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Maureen J Andrade
I'm a writer and artist from the Pacific Northwest. Progressive and practical, I believe politics should never be a winner-take-all game, but rather a healthy relationship between people and their leadership.
I’d never seen Lilly Ledbetter, the woman for whom the Fair Pay Act was named; but on Tuesday night, I had the opportunity to watch her on TV, speaking at the Democratic Convention. My first thought was, “Oh, she’s just like me.” The first piece of legislation Pres. Obama signed after he was sworn in was for me, and every woman and girl in this country. Ladies first, he showed us, ladies first.
Women are the heart and soul of the Democratic Party. At our local headquarters, I see it. On the street, when I bump into volunteers registering people to vote, I see it. When I meet with directors and organizers in the campaign, I see it. In the Democratic Party, women have a voice….we are heard. Pres. Obama, as leader of our party as well as our nation, hears us.
It was fitting the first night of the Convention focused like a laser on qualities every decent woman knows well: love, contribution, respect, and family first.
Many speakers put their unique flavor in the gumbo of American values. Tammy Duckworth made me tear up, as she always does, when she told her story about being in combat in Iraq and having her legs blown off. The emphasis in the narrative isn’t her sacrifice or suffering, but the commitment her comrades made to save her; and how she has paid this kindness forward with her service to vets.
Stacy Lihn, a mother of a special needs child, spoke movingly about the relief her family felt when they received a letter in the mail from her insurance company, saying there was no more life-time limit on coverage for her daughter’s medical care. Remembering the agony of facing a mountain of medical bills after one of my older son’s hospitalizations, I understood exactly how she felt.
“Being a woman is no longer a pre-existing condition,” implored HHS Secretary Kathleen Sebelius; and I thought of the day I called my insurance company to see how much a service would cost, and they told me the service was covered. Several years ago, it hadn’t been.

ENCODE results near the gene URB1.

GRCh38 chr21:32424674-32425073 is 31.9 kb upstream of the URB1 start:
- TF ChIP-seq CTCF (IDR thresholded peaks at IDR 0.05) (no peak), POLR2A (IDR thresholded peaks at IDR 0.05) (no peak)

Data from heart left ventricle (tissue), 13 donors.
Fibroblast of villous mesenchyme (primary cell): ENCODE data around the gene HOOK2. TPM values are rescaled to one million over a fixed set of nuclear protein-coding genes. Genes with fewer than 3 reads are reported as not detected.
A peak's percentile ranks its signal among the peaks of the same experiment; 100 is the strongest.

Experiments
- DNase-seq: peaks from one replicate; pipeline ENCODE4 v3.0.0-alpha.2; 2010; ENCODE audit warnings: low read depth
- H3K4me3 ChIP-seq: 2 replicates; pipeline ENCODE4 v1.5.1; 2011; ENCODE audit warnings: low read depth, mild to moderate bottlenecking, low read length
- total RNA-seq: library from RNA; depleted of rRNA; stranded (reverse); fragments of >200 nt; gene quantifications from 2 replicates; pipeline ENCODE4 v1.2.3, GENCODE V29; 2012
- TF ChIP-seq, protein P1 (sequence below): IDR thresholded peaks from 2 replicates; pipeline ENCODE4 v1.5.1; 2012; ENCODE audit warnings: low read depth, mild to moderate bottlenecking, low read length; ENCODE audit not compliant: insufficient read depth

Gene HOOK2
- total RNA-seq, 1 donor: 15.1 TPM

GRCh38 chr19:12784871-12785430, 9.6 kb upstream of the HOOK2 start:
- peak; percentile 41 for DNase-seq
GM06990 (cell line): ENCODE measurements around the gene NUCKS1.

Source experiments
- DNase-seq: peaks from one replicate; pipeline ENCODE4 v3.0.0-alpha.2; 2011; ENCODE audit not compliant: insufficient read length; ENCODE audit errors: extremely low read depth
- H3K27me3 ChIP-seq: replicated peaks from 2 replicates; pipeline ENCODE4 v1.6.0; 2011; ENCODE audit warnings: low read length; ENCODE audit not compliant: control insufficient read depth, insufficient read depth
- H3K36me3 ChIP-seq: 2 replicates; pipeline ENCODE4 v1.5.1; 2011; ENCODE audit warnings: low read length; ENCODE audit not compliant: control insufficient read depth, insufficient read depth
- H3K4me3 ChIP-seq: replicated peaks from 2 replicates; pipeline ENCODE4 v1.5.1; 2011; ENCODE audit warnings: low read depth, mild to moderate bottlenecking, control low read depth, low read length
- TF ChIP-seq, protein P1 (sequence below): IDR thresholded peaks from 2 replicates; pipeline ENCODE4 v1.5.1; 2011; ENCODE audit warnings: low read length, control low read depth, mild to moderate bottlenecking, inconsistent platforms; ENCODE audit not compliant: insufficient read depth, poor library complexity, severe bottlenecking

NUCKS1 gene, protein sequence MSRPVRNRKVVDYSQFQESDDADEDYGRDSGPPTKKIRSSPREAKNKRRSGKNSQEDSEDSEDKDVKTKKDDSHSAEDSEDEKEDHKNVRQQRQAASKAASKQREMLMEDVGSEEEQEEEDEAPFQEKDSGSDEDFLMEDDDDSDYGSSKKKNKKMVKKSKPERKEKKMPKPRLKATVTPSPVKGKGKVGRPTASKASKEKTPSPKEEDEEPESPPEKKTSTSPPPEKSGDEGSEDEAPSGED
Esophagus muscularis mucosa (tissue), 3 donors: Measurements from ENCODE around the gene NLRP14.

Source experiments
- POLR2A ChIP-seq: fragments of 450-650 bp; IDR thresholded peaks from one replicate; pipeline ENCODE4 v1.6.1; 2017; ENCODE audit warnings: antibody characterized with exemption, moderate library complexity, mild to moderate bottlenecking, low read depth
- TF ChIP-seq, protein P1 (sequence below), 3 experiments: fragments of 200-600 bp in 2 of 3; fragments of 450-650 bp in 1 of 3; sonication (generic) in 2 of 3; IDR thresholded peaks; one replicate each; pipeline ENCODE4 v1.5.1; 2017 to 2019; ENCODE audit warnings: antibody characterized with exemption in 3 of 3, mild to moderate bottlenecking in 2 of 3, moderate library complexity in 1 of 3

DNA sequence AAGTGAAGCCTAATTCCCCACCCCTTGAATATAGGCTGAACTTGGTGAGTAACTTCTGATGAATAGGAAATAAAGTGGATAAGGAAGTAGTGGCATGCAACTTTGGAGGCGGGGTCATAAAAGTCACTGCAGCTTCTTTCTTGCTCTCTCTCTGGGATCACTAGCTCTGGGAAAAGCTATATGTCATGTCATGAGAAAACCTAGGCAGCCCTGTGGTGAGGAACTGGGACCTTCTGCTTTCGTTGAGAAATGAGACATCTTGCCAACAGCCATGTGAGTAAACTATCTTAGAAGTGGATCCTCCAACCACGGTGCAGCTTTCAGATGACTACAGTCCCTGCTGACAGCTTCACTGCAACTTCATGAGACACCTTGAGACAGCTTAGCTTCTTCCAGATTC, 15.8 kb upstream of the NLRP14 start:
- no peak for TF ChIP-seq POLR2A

In a truly gutsy move, the DNC invited Nancy Keenan, president of NARAL, to speak adamantly on reproductive rights, and our president’s commitment to protecting a woman’s privacy. She implored the audience that “Rape is rape,” and everyone cheered with gratitude to hear this spoken at a political event.
Another recurrent theme was of marriage equality and our president's ending of Don't Ask Don't Tell. Embracing the LGBT community, the DNC went where no other political party has gone at a Convention: to call for equal rights for gay people....end of story.
There were many wonderful men orators this evening as well, and they punctuating our president’s legislative achievements and spoke of his integrity and toughness. A high point was Gov. Deval Patrick of Mass., saying of GOP obstructionism, “I will not stand by and let him (Obama) be bullied out of office and neither should you.”
The mood was elevated as the guest of honor walked out, with her usual calm and confident demeanor. The First Lady’s speech was the biggest success of the evening. Strong, heart-felt, and profoundly motherly, Michelle Obama talked about her husband and family. She spoke of unconditional love, dignity, and decency. “That’s who we are,” she repeated. That is who they are.
Coming clean about her concerns with Pres. Obama running four years ago, she assured us, “I love the life we’ve built for our girls.” Being the first family, she assured us, is something she believes in.
“Being president doesn’t change who you are, it reveals who you are,” she said, and told the audience she loves her husband now more than she did four years ago.
What was most moving to me about her speech, and all the speeches as a whole, was the tone of sacrifice, hard work, and commitment. “The American dream is a relay,” said San Antonio mayor Julian Castro. “Opportunity today, prosperity tomorrow.”
Underscoring the very qualities much of America has lost sight of over the last generation or two, the first night of the Democratic Convention boldly stated what must happen next to move forward. America needs an attitude adjustment.
Working not towards our own glory, or selfish desires, but for a brighter future for our kids and grand kids was the foundation of the American Dream for hundreds of years. Consumerism, greed, and, frankly, stupidity, clouded the Dream for a while. But it’s not too late to get it back. With smart leadership, hard work, and education, we can create for our kids the prosperity we’ve seen slowly stolen from us.
“I’m proud of the work I do because I’m proud of the people I do it for,” the First Lady said.
This could be the call to action we’ve been waiting for.